Just like with exercise, you should continually experiment to discover what works best for YOU. Implementing a nutrition plan that’s right for you should be a process of trial and error – an ongoing experimentation with portion sizes, food combinations, and eating at different times of the day. As a member of our program, we’ll help you with all of this – step by step.
At first, for a week or two, I think it’s helpful to determine how many calories, fat, protein and carbs you should have for your goals, weight, age, gender, and activity level. It’s also a good idea to look up the nutritional content of your favorite foods to see their amount of fat, protein and carb per serving size, to serve as both a learning experience and so you can become a more health-conscious eater. We’ll help you with all of this in the nutrition plan section of the website.
But in the long-run, I wouldn’t get too obsessive with counting and measuring everything. It really doesn’t need to be this difficult or time-consuming. The main thing is that you A.) combine the right types of carbs with a lean, complete protein source, which we’ll help you with, and B.) that you eat only until pleasantly full and satisfied, not stuffed. That is, you listen closely to your body.
Many diet plans tell you exactly what to eat, how much to eat, and when to eat it. This does not teach you how to attend to your own cravings, desires, or hunger. And it’s not likely to be a permanent change because you’re eating what someone else guesses is right for you, and not the right amount of foods that you enjoy.
Everyone has different strengths, weaknesses, and eating patterns. You will only become successful when you learn to respond to your own feelings and not to what someone else says is right for you.
It is critical that you learn how to be aware of and attend to both feelings of hunger and fullness, and learn what will satisfy you both physically and psychologically.
Your own body, not someone else’s estimated guess, is the very best guide for how much you need to eat. So, try to get in the habit of tuning in to your internal cues of hunger, and not just eating the amount of food you think you should to be “good.”
It’s okay to eat any amount of food to feel both physically and psychologically satisfied. But you must learn to stop when you feel comfortably full, not stuffed.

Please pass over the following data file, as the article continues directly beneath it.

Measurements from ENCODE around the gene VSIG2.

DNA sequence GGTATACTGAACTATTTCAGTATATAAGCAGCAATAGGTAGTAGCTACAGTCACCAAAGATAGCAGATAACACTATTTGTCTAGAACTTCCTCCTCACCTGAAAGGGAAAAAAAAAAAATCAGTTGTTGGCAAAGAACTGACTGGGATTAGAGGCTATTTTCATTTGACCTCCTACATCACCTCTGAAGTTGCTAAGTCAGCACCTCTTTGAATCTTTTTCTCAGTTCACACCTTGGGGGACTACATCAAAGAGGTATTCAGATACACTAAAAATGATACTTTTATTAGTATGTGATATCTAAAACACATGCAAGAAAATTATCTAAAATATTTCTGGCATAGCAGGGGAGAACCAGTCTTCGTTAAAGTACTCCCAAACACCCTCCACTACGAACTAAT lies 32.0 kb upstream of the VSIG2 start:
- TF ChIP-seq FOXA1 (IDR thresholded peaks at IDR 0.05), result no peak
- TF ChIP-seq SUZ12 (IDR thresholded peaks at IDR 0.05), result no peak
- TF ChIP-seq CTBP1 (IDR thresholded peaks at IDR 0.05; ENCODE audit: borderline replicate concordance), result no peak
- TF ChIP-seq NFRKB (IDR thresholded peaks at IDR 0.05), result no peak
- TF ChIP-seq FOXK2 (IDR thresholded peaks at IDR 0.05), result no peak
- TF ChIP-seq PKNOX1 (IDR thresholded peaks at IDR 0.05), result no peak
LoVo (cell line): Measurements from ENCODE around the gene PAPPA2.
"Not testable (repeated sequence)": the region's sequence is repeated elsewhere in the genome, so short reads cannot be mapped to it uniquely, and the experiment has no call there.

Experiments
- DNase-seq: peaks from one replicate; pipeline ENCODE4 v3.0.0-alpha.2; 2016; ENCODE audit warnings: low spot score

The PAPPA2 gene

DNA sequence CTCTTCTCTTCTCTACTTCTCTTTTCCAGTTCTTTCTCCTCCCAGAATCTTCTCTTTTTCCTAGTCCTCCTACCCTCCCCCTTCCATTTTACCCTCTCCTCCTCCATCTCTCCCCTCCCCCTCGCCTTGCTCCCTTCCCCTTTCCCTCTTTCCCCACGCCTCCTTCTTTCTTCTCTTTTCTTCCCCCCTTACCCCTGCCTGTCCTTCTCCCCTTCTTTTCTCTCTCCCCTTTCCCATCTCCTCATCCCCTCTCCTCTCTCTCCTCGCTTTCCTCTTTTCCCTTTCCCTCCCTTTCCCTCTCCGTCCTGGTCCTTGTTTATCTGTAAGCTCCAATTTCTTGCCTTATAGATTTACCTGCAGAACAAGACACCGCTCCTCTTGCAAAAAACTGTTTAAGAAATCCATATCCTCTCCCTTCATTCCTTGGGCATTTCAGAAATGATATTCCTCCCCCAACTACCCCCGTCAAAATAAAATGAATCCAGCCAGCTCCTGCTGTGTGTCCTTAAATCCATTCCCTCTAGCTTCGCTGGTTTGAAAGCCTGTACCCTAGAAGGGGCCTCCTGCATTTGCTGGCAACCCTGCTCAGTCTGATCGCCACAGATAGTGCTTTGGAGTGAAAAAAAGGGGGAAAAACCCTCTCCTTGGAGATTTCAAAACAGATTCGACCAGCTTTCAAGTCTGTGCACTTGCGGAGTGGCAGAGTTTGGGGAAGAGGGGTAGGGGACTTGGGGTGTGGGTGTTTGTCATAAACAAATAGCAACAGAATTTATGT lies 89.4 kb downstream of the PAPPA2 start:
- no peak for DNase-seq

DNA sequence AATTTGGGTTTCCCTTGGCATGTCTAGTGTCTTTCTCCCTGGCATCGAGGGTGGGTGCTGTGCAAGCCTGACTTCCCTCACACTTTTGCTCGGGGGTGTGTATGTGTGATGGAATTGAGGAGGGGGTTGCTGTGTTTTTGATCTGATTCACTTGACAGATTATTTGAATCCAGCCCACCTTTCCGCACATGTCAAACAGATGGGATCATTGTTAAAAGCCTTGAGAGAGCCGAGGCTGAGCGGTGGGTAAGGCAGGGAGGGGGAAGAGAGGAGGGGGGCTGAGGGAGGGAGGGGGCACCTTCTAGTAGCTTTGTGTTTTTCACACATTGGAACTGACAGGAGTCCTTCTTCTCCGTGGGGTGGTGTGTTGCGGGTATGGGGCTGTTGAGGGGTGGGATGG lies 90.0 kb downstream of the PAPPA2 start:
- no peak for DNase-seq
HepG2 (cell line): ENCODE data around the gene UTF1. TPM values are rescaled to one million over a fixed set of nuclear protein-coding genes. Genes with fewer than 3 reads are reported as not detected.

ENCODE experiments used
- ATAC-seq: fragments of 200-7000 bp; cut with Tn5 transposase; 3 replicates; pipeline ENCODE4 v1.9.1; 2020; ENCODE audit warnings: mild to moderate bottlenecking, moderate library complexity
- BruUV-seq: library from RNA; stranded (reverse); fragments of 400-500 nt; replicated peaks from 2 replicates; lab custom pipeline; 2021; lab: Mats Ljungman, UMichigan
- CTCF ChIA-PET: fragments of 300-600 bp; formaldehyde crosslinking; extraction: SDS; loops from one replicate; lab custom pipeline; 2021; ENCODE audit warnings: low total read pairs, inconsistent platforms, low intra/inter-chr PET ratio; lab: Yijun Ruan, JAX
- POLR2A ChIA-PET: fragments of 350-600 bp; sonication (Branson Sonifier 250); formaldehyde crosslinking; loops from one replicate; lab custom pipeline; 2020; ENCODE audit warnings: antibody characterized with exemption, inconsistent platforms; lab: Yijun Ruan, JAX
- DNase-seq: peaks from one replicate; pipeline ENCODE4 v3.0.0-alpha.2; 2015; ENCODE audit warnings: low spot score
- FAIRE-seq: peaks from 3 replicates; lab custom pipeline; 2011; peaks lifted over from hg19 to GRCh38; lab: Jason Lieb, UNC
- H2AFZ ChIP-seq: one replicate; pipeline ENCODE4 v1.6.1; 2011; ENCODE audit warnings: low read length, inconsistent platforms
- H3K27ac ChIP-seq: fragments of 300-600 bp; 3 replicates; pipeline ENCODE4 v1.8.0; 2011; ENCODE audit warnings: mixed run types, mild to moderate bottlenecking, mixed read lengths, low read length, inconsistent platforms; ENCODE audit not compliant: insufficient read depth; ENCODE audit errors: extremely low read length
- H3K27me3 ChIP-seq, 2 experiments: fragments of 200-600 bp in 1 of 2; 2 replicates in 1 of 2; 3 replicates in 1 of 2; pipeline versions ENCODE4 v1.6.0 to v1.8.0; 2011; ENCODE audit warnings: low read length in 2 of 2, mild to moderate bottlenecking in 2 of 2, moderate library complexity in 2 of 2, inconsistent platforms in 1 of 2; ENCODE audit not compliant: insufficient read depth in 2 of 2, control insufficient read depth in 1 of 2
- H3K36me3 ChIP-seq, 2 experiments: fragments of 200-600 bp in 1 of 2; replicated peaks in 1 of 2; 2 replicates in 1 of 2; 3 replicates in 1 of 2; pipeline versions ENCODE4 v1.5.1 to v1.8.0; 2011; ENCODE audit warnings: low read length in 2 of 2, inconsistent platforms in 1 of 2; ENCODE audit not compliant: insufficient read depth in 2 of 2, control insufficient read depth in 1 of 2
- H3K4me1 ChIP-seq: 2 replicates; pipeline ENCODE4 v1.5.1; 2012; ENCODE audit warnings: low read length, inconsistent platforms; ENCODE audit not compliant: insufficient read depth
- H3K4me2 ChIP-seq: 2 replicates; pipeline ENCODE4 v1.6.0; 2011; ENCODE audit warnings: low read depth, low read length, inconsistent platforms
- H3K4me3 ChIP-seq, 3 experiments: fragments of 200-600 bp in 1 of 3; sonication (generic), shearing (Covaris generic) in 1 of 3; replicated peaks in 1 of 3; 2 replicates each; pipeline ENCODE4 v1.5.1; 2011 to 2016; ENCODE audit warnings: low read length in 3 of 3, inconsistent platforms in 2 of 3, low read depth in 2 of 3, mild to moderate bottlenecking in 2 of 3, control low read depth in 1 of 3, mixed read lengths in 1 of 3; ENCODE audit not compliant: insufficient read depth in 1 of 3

In addition to learning how it feels to be hungry, full, and uncomfortably full, you must learn from your mistakes. If you eat past comfortable fullness, don’t beat yourself up about it. There are bound to be times when you eat too much for your body’s comfort. That’s very normal.
Just try to remember how eating too much feels, and remind yourself of this feeling the next time you are tempted to overeat. With practice, you will change your eating patterns and start eating when your body tells you you’re hungry … and stop eating once you begin to feel comfortably full and satisfied.
This is especially important because restaurant and coffee shop portions are completely out of control. One muffin and a coffee drink can set you back 800 calories! You can only imagine what some of the calories can add up to on an oversized restaurant plate! Here’s a helpful rule of thumb: A portion size of carbs should be about the size of your fist. You protein should be about the size of the palm of your hand. And your healthy source of fat should be about the size of your thumb.
When dishing up your plate, use this general guideline as a good starting point, and choose a conservative amount. Remember, you can always go back for seconds if you truly are still hungry. And before going back for more, wait 20 minutes to allow your stomach to settle. It takes a little time for your brain to get the message from your stomach that you’ve had enough.
If you use this “fist, hand, thumb” guideline … dish up conservatively … and listen closely to your body to know when you should push away, you can’t go wrong. You don’t have to eat everything on your plate just because it’s there. Someone in total control who’s listening closely to his or her body, knows that it’s alright to leave a few bites on your plate, because they’ve determined they’ve had enough. It’s really empowering once you’ve learned this skill, and I think you’ll be amazed at the results that will soon follow.
Remember, excess calories are stored as body fat. Eat small meals with proper portion sizes, and listen to your body, to avoid eating excess calories. I hope this was helpful, and be sure to go to the nutrition plan of the website to select your favorite foods for meal plan ideas for the perfect food combinations together at the right time of the day for the best results.
And if you’re a member of Fast Track to Fat Loss, be sure to let us know if you’d like us to review what you’ve eaten for our personal feedback, or if you need help planning your upcoming meals. Again, we’re always here to help you and will do everything possible to make sure you succeed!
Your fat loss coach,
Kim Lyons, BS, CPT
Best-selling author of Your Body, Your Life
Co-trainer on The Biggest Loser
Your Fast Track to Fat Loss Coach
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